COMMENT The sight of the youngsters in handcuffs and chains had a profound effect on many of us who saw them. I remember trying to make them feel better by saying that I too had been arrested. But it sounded hollow.
I had a battery of lawyers and friends by my side. I was not handcuffed and chained. They were alone, and I will never forget the fear in their eyes. The lawyers there then jumped in to help them. But what if we had not been there?
And what was their offence? Maybe some of them took part in the same rally - but so had 10,000 others. Some of them said they were sitting and having a drink at a time after the rally had ended when they were set upon by the police.
The rally was peaceful. No one was hurt. People had fun. The police facilitated it well. Yes, there were firecrackers and one or two smoke bombs, which could have been dealt with by the police on the spot. Not much more.
These youngsters had not forced a religious house to take down a cross. They had not asked for holy books to be burned. They had not made racist and extremist comments. Yet here they were, being treated like criminals.
They were bewildered, and alone
I chanced upon some of them the next day when I was sent to be photographed and fingerprinted. They were there to be photographed and fingerprinted too,I believe. Was this necessary? They still looked bewildered and alone. Some of them had not even contacted their families.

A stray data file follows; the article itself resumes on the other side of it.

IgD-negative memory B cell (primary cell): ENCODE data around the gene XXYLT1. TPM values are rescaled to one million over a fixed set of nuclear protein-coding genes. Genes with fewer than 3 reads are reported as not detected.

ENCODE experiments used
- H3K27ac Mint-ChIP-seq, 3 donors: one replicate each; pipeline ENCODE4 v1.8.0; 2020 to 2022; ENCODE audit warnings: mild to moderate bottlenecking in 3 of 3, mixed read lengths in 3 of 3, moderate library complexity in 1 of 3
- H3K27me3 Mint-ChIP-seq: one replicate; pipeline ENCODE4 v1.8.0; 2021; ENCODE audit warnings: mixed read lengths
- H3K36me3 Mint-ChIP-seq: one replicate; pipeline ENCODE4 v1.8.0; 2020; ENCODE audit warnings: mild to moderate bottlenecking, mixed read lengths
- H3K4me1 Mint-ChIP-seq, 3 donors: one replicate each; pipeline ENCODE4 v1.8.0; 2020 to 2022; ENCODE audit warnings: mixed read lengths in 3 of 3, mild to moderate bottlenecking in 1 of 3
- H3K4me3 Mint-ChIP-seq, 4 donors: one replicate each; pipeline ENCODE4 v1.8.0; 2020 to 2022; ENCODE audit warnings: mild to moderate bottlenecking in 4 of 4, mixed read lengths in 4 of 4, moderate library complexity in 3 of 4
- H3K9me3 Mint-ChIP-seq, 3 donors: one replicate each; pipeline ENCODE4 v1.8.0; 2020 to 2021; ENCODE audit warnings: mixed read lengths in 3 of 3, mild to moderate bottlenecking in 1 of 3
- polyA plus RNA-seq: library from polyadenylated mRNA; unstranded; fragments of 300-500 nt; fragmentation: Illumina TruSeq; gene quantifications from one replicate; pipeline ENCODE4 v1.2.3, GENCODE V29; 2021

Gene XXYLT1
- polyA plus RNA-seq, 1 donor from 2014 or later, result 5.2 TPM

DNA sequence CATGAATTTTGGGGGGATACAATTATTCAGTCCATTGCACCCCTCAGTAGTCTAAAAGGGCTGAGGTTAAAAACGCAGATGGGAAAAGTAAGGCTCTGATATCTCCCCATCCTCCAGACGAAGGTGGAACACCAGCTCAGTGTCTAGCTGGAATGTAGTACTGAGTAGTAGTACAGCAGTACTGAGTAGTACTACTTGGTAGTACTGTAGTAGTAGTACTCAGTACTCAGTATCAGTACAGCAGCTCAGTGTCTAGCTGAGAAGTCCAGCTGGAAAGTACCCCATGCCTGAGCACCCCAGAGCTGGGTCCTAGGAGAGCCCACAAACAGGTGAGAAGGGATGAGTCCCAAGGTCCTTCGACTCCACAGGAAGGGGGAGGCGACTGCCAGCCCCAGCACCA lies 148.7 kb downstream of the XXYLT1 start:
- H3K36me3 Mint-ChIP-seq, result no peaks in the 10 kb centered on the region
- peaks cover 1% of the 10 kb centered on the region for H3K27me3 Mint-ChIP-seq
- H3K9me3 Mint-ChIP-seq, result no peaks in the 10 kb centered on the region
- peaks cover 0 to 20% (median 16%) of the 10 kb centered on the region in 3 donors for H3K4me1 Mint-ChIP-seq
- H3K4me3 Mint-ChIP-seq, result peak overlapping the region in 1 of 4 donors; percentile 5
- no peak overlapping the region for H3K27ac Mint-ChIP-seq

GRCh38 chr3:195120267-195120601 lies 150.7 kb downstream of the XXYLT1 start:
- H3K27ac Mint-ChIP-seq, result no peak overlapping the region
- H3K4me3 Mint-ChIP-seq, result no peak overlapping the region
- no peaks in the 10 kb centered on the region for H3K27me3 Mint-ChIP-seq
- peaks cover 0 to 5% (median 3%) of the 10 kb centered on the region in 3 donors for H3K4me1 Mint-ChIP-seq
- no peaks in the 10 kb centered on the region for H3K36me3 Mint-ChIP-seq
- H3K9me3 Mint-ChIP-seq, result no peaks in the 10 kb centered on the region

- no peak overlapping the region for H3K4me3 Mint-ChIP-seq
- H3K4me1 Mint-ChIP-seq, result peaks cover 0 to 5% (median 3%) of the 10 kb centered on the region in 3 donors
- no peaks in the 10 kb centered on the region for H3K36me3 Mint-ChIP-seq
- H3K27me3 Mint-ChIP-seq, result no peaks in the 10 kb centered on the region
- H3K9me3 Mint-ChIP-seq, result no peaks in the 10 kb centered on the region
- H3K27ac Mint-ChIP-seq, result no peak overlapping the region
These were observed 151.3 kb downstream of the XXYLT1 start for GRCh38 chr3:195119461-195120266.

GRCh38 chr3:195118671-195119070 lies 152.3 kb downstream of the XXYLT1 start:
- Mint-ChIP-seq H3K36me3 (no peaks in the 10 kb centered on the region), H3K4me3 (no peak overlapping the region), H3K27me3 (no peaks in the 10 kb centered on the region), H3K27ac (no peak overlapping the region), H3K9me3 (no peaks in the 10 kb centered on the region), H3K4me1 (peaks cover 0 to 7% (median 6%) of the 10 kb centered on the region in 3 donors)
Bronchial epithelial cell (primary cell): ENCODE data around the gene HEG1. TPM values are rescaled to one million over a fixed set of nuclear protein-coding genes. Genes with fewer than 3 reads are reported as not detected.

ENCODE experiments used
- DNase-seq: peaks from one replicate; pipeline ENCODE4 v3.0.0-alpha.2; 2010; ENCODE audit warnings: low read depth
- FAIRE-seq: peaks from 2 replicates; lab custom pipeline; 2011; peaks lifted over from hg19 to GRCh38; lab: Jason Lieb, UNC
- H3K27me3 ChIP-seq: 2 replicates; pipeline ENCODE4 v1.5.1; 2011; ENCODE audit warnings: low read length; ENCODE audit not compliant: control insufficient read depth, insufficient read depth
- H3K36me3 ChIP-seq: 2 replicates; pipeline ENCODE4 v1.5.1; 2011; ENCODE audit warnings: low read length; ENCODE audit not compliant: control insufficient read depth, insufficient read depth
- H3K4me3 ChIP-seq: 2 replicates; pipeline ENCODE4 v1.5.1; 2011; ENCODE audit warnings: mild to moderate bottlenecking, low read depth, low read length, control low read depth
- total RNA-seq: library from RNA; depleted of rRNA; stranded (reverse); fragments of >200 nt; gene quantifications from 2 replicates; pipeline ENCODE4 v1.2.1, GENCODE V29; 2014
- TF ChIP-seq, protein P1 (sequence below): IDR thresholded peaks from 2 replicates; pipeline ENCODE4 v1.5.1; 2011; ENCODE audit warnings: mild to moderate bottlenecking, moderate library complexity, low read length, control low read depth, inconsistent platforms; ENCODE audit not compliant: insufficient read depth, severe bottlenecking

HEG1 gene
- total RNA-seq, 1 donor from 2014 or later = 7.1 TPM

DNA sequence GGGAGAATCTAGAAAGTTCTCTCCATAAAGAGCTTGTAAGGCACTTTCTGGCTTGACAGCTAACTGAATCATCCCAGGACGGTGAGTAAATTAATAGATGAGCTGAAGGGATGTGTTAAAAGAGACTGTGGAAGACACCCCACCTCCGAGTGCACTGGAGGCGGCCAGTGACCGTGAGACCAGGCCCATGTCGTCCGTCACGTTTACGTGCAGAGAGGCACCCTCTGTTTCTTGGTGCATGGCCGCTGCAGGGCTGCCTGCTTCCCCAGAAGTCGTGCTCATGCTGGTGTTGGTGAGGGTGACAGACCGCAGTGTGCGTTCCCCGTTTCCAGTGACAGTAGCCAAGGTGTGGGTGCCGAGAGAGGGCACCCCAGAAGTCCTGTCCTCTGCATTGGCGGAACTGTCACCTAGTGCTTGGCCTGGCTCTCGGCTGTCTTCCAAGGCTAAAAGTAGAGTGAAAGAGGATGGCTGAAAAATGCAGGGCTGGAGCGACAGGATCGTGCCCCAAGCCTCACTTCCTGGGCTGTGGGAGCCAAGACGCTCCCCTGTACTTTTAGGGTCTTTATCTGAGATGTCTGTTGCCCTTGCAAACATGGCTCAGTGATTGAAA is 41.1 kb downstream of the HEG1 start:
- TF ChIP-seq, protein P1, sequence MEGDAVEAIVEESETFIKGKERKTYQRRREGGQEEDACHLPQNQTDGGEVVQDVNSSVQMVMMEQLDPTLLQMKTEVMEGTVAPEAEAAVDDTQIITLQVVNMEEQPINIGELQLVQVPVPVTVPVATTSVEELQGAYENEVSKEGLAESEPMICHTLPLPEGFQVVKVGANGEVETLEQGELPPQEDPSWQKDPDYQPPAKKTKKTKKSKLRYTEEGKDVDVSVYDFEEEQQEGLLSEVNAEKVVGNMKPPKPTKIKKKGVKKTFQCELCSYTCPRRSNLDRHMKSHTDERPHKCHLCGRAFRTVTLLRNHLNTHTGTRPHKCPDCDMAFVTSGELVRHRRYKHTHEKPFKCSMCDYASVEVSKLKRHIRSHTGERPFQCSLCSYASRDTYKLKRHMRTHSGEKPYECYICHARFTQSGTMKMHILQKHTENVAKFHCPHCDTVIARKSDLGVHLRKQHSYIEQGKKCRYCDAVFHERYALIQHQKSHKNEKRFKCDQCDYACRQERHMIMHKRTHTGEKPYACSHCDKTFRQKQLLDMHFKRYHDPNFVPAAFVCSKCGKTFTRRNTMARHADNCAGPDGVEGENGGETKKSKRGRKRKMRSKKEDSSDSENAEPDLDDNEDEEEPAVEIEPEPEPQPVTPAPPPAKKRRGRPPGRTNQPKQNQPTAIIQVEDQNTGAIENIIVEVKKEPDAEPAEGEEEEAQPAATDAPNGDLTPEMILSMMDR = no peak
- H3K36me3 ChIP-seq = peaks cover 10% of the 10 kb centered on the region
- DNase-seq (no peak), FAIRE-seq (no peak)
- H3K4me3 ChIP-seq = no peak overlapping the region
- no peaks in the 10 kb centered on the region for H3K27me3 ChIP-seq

That morning the magistrate had issued a three-day remand order against them. Three days? For what? To frighten them? To punish them?
These children (and I call them children because I have children that age) will never be the same again after this traumatic experience. They will grow up having experienced the ugliness in the system that we have allowed to fester and grow. We have failed them.
We have allowed some of our institutions to become monsters with power. They push us around like we are criminals just because they can, not because they have a basis to.
They flout all best practices because they believe they are not answerable to anyone. They practise selective prosecution blatantly because they know they will get away with it.
We owe it to our children to fight this abuse of power and to restore our institutions to the highest standards of professionalism. Neither they, nor any of us who were arrested, deserved to be treated like common criminals.
My fear is that it is happening so often that we are getting used to it. For the sake of the next generation, we must never get used to it.
On reflection, I am thankful for the experience that I had. I am thankful that we could help the youngsters in some small way and that we were there to witness the horrors that they faced.
Most of all, I am thankful that so many of us witnessed an entrenched system of dehumanisation, first hand. But all this will be meaningless if we stay quiet.
Silence is not an option. Not if we want Malaysia to be a place where our young can grow up in peace and security and feel safe, knowing that the institutions will be fair and will not behave as if they are above the law.
AMBIGA SREENEVASAN is a former chairperson of the Bar Council. She, too, was detained overnight in connection with the anti-GST rally.